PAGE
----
Suitably refreshed, we then met up with Sean Cain (Heavy Maintenance Technician) who along with Neil would be our afternoon hosts.


The Laois Traincare Facility was built in 2008 to cater solely for the new Rotem Railcars purchased by IE to replace the ageing locomotive-hauled trains. The depot has a 4-road maintenance facility (one of which has lifting jacks), plus a 5-road stabling yard, with a servicing slab and wheel lathe house adjacent to the mainline. Adorned with safety glasses and bump hats we were escorted through to the Depot Control Room where a comprehensive review of the daily procedures was given by Sean.

53 railcar sets are needed for traffic each day, with 54 being required on a Friday (out of a total of 63 sets).


Laois Depot carries out A, B and Fuel Point exams, with Drogheda (north of Dublin) and Cork performing A and Fuel Point exams. Other depots, such as those at Waterford, Limerick, Heuston and Connolly carry out basic Fuel Point exams as required.  An A exam is carried out every 48hours, with a B exam every  35days.


The Rotem railcars have the same type engine as the London Midland Class 172 DMU's, with the exception being that the 22xxx have a hydraulic transmission, as opposed to a mechanical one. Every 16,000hours the engine is sent to LH at Burton in Trent for overhaul. Some staff from LH are based in Ireland too. Rotem also have some staff based at the depot too.


At the far South-Western end of the facility is a building for stores items, with an assortment of larger stock on an adjacent hard-standing area. Here we saw wheelsets and couplers along with replacement cab surrounds. It was recently realised that the depot didn't have any such 'replacements', and so a mould was made from the cab of 22014 (during its own repairs) so that further spares could be made. Bogies and couplers are addressed during a B exam, and the purpose built depot has the capability of lifting an entire set in one move. Fortunately for us, set 22029 (undergoing a wheel change) was in the air at the time of our visit, so we were able to witness the 'flying train'. Air conditioning units are currently being replaced on the whole fleet of trains, with 2 units currently being changed per week.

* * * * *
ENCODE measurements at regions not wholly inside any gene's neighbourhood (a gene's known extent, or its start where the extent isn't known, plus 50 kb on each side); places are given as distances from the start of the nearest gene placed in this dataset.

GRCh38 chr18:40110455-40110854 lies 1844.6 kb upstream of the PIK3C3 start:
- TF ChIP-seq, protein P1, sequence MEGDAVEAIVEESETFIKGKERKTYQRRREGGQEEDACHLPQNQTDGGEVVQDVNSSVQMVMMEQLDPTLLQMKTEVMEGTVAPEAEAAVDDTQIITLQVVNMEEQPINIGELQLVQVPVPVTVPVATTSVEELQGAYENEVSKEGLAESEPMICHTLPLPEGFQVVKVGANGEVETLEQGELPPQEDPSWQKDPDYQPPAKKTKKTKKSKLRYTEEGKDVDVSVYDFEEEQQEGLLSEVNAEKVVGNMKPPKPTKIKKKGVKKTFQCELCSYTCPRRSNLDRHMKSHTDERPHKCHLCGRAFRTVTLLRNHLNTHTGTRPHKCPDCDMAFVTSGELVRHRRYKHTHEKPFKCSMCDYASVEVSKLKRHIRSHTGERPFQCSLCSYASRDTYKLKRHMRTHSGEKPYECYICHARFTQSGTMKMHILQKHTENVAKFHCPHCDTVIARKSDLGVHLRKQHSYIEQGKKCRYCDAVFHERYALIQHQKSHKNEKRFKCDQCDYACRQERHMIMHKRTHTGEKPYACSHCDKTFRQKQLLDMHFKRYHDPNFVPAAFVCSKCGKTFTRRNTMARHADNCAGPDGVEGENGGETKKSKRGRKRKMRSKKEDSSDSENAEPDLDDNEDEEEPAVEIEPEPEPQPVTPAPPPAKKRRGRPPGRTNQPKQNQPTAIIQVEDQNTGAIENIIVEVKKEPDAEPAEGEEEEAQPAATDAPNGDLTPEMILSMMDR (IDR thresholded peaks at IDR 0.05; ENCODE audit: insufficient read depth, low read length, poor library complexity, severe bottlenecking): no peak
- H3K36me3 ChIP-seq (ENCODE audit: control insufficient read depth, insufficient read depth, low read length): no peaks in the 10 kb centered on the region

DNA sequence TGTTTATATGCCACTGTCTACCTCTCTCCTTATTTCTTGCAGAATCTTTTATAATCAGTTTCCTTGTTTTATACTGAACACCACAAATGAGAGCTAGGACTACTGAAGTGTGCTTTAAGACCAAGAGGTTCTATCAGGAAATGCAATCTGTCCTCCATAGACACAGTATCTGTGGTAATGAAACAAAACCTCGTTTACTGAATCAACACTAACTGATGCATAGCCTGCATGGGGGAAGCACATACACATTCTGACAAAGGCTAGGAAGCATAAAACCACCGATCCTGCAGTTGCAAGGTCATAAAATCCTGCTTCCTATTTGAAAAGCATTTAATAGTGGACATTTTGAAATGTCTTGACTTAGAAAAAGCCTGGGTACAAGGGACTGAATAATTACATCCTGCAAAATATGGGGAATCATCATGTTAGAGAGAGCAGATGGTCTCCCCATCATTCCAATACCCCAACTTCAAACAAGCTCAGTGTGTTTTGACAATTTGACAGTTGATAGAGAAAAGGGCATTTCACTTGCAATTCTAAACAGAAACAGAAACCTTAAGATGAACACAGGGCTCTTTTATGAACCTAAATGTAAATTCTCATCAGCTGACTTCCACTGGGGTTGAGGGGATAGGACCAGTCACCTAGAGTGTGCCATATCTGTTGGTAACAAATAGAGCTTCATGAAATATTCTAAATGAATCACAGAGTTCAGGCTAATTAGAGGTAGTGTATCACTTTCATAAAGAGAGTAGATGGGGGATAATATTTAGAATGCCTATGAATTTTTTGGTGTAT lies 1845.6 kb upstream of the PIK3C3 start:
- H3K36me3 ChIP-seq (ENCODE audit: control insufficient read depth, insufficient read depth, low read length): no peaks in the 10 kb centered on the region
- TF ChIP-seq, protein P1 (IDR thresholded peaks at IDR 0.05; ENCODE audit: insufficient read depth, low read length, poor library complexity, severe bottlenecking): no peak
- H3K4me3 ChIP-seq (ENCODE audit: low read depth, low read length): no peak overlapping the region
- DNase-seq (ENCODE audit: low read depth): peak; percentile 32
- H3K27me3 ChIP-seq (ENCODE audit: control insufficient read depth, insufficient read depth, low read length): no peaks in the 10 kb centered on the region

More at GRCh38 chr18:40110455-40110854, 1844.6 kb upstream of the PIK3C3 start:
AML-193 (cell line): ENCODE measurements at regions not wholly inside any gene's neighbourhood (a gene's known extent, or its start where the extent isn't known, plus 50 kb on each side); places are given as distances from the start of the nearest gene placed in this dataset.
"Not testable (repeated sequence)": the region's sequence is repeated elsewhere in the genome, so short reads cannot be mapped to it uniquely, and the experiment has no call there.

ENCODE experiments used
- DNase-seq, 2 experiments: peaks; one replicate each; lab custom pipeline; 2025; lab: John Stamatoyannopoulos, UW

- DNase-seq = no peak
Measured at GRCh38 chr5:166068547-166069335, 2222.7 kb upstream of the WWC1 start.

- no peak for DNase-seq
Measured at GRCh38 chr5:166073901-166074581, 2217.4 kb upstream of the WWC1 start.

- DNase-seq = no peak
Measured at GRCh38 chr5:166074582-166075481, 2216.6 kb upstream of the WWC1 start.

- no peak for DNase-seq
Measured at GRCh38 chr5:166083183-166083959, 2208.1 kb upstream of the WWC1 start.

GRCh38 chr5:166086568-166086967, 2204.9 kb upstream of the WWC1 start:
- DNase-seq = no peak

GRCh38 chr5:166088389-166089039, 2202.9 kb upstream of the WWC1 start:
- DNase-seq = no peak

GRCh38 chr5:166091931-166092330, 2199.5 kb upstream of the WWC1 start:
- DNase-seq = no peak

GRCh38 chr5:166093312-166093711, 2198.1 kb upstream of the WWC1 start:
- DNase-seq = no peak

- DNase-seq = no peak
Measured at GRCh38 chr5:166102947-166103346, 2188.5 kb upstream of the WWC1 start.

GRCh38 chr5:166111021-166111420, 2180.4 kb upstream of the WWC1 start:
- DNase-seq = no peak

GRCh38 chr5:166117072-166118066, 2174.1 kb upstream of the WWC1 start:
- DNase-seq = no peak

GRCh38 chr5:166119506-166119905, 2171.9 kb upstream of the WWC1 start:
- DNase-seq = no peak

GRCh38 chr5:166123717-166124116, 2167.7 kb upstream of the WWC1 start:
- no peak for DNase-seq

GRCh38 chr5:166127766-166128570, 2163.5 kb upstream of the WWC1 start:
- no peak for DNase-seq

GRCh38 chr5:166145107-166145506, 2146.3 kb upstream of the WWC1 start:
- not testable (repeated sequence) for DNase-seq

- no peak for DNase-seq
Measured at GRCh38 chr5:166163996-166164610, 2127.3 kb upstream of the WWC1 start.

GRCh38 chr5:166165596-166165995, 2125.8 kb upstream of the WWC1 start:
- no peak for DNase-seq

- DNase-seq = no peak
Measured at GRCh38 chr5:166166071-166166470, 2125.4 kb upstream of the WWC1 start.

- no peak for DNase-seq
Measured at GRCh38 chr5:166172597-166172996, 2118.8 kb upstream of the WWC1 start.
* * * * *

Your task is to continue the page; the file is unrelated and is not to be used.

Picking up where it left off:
In regards to regular maintenance, there are three early arrivals into the depot – these being at 08:05, 08:30 and 10:20, with two further arrivals around lunchtime. Sets also arrive from nearby Portlaoise station for their nightly exams off the 18:10 and 18:25 departures from Dublin, which run ECS the mile or so between the station and the depot. These are later followed by the 22:10 service, along with the 22:30 ECS working from Heuston.


The wheel lathe is one of three in use on IE, with the one at Laois also used for 2600/2800 units if required.  Units are hauled through the SCULFORT Wheel lathe by a small battery powered tug: number RBL-020-400 (621). It also carries the name Driver Tom Lynam after a former driver based in Portlaoise.


8 drivers are based at Laois, and cover the mainline route between Mallow and Dublin. Depot driving is carried out by CME staff.

Some stats on the 22xxx fleet:



Having now been fully re-formed, a programme of re-numbering will take place for ease of identity. However, this is currently awaiting approval from the Railway Safety Commission (RSC).